... The way I go now is to use the electronic point and shoot temp sensor. I also try to shoot the brake drum behind the tires. ...
Now that I have an IR thermometer, I'll do the same. That's why I'm asking.

Thanks for the insight.

Sent from my phone using Tapatalk.
__________________
- 1969 Coleman Williamsburg (with original canvas!)
- 2000 Coleman Mesa
- 2014 Shamrock 21DK
- 1999 Chevrolet Astro
- 2005 Dodge Durango Limited 4x2 5L V8 Hemi

- 2016 Ford F-150 SCrew Lariat 4x2 3.5L V6 Ecoboost
chriscowles is offline   Reply With Quote
Old 04-19-2015, 11:50 PM   #16
Senior Member
 
Join Date: Apr 2014
Location: Gainesville, FL
Posts: 733
Quote:
Originally Posted by Tireman9 View Post
Please don't forget that the hottest part of the tire is internal to the structure at the edges of the belts.
Rubber is a good insulator so heat does not travel much, so the sidewall us usually the coolest part of the tire.
I can't forget what I never knew in the first place. While I grasp that rubber is a good insulator I didn't know I was supposed to measure the temperature of a different part of the tire.

Quote:
If you insist on using an IR gun ...
That's all I've got and is a dramatic improvement over my past practice which was little more than occasionally feeling the tires with my hand.

Quote:
it is imperative that you shoot into the shoulder slot ...
By that do you mean the outer slot?

Quote:
You also need to get the temps at the same time from stop and in the same order.
To be honest I'm unlikely to be that exacting in my efforts. I will measure the temp of the same locations on each wheel and the appropriate locations on the tire as advised here by you and others, but I doubt I'll be consistent as to exact timing or sequence. I'm not trying to measure temps for a scientific experiment; I'm trying to prevent disaster. Anything I do with a thermometer is better than what I've done in the past and more than what the vast majority of drivers will ever do.

I do appreciate your expertise.

Thanks

Sent from my phone using Tapatalk.
__________________
- 1969 Coleman Williamsburg (with original canvas!)
- 2000 Coleman Mesa
- 2014 Shamrock 21DK
- 1999 Chevrolet Astro
- 2005 Dodge Durango Limited 4x2 5L V8 Hemi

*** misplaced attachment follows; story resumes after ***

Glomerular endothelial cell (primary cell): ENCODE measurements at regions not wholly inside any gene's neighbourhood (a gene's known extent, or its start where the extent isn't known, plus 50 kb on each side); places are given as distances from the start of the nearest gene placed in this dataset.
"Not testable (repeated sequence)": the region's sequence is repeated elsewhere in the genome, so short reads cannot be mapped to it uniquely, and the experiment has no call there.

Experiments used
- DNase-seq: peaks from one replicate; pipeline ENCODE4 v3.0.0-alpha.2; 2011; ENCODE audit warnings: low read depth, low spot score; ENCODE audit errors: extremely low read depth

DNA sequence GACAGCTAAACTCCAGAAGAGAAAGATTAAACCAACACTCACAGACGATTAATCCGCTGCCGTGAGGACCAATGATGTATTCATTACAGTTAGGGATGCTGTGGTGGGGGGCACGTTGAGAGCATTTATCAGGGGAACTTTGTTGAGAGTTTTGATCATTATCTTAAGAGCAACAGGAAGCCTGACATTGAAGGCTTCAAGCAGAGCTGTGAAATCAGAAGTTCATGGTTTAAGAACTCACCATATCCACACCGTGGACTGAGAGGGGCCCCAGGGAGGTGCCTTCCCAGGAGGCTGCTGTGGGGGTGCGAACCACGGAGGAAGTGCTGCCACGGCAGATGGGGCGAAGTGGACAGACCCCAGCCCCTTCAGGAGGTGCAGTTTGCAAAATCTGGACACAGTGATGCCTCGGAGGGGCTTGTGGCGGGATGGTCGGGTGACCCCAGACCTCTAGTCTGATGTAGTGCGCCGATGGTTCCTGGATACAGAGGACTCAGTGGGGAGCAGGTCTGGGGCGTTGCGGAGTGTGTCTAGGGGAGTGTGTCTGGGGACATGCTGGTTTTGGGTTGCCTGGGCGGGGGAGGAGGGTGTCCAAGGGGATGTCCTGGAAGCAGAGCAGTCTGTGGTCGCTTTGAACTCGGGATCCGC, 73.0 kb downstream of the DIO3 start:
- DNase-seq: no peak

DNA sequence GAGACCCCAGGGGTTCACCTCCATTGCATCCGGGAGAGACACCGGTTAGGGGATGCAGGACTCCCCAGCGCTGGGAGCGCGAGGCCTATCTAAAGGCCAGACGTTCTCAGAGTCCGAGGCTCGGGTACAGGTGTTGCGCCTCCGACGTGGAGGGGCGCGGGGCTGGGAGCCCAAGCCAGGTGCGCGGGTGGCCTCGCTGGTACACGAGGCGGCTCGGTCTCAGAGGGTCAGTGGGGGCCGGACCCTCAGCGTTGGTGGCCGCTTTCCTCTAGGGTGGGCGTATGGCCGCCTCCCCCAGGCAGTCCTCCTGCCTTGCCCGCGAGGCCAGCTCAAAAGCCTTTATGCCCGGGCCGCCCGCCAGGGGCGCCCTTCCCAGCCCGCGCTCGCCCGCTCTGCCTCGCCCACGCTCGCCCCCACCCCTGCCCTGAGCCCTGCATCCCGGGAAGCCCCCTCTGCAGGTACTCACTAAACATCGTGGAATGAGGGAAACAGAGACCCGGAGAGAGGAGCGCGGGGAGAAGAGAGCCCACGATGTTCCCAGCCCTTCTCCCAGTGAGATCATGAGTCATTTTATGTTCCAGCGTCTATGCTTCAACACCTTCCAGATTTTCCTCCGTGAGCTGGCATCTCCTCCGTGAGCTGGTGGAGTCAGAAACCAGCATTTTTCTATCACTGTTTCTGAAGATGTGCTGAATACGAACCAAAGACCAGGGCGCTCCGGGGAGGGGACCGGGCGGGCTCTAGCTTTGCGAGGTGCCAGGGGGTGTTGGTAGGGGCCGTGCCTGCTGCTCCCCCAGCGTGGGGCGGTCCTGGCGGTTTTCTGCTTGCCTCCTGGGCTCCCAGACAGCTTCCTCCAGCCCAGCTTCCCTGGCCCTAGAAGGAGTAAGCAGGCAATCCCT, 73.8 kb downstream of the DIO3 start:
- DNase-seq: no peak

- 2016 Ford F-150 SCrew Lariat 4x2 3.5L V6 Ecoboost
chriscowles is offline   Reply With Quote
Old 04-20-2015, 08:33 AM   #17
Commercial Member
 
Join Date: Jul 2013
Location: Akron, Ohio
Posts: 1,145
Here is a graphic of tire temperature. Red hot blue cool.


This picture shows temperature variation in tread area

Here yellow is hottest. This sequence was done as an inflation test on a passenger tire but the results are similar for all tires. Lower inflation is hotter tire.
The other thing this picture shows (steps 3 & 4) is the large variation between relatively close parts of the tire.

Unlike metak wheels & hubs if you have brake drag the entire metal object will get hot. A tire on the other hand does not transfer heat from hottest location to cooler very well so if you are interested in knowing how hot your tire is and intend on using an IR gun then shooting the same spot becomes very important otherwise you could get a reading of 105 one time and 130 the next which would not be useful information for making a decision when the tire that read 105 could be closer to critical temperature.

My whole point is that IR guns are an unreliable tool to use on non-heat conductive materials such as rubber.

I suggest that investing a couple hundred in a TPMS for the TT could easily pay for itself if you get warning of air loss.

Just because you check the tire in the AM before leaving the campground is no guarantee of not having air loss 50 miles down the road and ending up with a tire like this.

along with $$ TT damage that can easily exceed the cost of a TPM system.
__________________
.
I write a blog on RV tire application and safety and give seminars on tires at RV events across the US. 40 years experience as tire design & quality engineer for major tire mfg. Freelander 23QB on Chevy chassis is my RV
RV Tire Safety Blog
Tireman9 is offline   Reply With Quote
Old 04-20-2015, 09:15 AM   #18
Senior Member
 
kerrlakelover's Avatar
 
Join Date: Jul 2013
Location: Wake Forest, NC
Posts: 480
Seeing that my 3rd cousin is Forrest Gump, "I'm not a verah smort mayan." But, aren't we way over thinking this? I totally get all the technical conversation and agree that it would be best to pick up a TPM system. However, if you are using an IR gun, as I do, all I'm looking for is a tire, hub, or brake drum that has a temp that is out of line with the other 3 tires, hubs, or drums. And, I really don't care how hot they are if they are all close in temperature. It will be a very rare instance that all 4 tires, hubs, or drums will be running dangerously hot. (Example is when I had a sticking brake, that drum was way hotter than the other 3 drums.) So, bottom line, with my IR gun, I'm just looking for anything that is out of line with the others. Am I over simplifying this?